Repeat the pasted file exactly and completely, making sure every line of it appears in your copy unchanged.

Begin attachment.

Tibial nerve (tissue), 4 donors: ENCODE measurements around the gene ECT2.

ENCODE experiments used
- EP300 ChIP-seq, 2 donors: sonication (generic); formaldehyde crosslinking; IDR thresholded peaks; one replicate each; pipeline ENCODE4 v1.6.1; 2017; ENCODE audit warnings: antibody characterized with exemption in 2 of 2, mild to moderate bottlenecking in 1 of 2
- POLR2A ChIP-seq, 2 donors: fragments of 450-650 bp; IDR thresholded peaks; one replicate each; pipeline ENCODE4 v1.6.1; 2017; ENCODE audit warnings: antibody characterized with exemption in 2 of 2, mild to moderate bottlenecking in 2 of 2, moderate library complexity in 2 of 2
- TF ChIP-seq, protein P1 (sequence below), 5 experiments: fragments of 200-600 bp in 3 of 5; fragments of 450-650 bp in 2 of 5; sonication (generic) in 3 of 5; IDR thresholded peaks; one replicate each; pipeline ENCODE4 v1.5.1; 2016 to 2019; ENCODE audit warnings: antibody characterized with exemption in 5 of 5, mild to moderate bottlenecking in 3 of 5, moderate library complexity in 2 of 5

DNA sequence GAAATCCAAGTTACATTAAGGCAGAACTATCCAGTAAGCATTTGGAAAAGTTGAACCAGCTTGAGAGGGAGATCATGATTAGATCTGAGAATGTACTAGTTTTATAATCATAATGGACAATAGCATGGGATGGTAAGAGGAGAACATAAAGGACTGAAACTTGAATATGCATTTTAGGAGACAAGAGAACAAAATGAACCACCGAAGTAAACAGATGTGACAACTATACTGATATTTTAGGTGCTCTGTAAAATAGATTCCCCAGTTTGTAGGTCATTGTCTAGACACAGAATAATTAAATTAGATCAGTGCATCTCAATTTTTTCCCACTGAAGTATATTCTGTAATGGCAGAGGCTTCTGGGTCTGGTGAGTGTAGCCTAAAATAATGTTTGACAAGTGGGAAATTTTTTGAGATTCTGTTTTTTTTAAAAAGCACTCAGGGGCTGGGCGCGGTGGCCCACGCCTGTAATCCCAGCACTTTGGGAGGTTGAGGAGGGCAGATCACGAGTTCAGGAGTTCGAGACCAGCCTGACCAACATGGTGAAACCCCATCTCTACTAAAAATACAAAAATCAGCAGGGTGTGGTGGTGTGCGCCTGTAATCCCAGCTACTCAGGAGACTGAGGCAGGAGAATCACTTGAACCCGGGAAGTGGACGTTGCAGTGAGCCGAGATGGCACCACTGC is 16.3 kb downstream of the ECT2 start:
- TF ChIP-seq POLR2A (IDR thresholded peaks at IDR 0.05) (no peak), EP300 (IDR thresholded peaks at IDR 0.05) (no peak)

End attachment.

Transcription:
Tibial nerve (tissue), 4 donors: ENCODE measurements around the gene ECT2.

ENCODE experiments used
- EP300 ChIP-seq, 2 donors: sonication (generic); formaldehyde crosslinking; IDR thresholded peaks; one replicate each; pipeline ENCODE4 v1.6.1; 2017; ENCODE audit warnings: antibody characterized with exemption in 2 of 2, mild to moderate bottlenecking in 1 of 2
- POLR2A ChIP-seq, 2 donors: fragments of 450-650 bp; IDR thresholded peaks; one replicate each; pipeline ENCODE4 v1.6.1; 2017; ENCODE audit warnings: antibody characterized with exemption in 2 of 2, mild to moderate bottlenecking in 2 of 2, moderate library complexity in 2 of 2
- TF ChIP-seq, protein P1 (sequence below), 5 experiments: fragments of 200-600 bp in 3 of 5; fragments of 450-650 bp in 2 of 5; sonication (generic) in 3 of 5; IDR thresholded peaks; one replicate each; pipeline ENCODE4 v1.5.1; 2016 to 2019; ENCODE audit warnings: antibody characterized with exemption in 5 of 5, mild to moderate bottlenecking in 3 of 5, moderate library complexity in 2 of 5

DNA sequence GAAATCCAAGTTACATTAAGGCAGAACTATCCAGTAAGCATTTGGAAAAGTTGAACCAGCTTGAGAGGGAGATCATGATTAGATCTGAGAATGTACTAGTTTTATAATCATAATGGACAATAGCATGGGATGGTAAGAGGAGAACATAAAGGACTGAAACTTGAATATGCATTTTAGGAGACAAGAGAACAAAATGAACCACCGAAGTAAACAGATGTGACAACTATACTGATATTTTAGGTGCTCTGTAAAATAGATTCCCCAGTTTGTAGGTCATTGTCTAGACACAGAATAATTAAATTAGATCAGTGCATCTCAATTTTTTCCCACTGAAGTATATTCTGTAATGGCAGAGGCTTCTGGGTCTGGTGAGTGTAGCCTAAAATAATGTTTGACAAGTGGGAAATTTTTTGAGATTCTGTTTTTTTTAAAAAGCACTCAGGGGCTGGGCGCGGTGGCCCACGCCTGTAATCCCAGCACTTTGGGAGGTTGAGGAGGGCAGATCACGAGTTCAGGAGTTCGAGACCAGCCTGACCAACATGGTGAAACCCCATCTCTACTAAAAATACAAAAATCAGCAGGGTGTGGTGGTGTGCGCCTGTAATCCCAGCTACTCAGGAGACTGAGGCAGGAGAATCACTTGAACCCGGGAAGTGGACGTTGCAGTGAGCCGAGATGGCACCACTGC is 16.3 kb downstream of the ECT2 start:
- TF ChIP-seq POLR2A (IDR thresholded peaks at IDR 0.05) (no peak), EP300 (IDR thresholded peaks at IDR 0.05) (no peak)